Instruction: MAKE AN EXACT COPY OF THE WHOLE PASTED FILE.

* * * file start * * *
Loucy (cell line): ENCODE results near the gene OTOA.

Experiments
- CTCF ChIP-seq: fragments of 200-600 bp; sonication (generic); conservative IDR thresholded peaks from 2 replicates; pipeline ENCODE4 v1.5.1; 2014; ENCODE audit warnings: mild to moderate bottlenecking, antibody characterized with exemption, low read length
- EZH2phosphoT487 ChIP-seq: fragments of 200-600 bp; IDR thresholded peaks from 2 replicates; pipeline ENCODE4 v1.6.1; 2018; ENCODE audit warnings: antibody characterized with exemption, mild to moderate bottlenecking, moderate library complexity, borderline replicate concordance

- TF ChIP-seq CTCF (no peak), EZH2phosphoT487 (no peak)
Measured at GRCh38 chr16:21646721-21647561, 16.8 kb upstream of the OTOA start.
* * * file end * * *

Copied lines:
Loucy (cell line): ENCODE results near the gene OTOA.

Experiments
- CTCF ChIP-seq: fragments of 200-600 bp; sonication (generic); conservative IDR thresholded peaks from 2 replicates; pipeline ENCODE4 v1.5.1; 2014; ENCODE audit warnings: mild to moderate bottlenecking, antibody characterized with exemption, low read length
- EZH2phosphoT487 ChIP-seq: fragments of 200-600 bp; IDR thresholded peaks from 2 replicates; pipeline ENCODE4 v1.6.1; 2018; ENCODE audit warnings: antibody characterized with exemption, mild to moderate bottlenecking, moderate library complexity, borderline replicate concordance

- TF ChIP-seq CTCF (no peak), EZH2phosphoT487 (no peak)
Measured at GRCh38 chr16:21646721-21647561, 16.8 kb upstream of the OTOA start.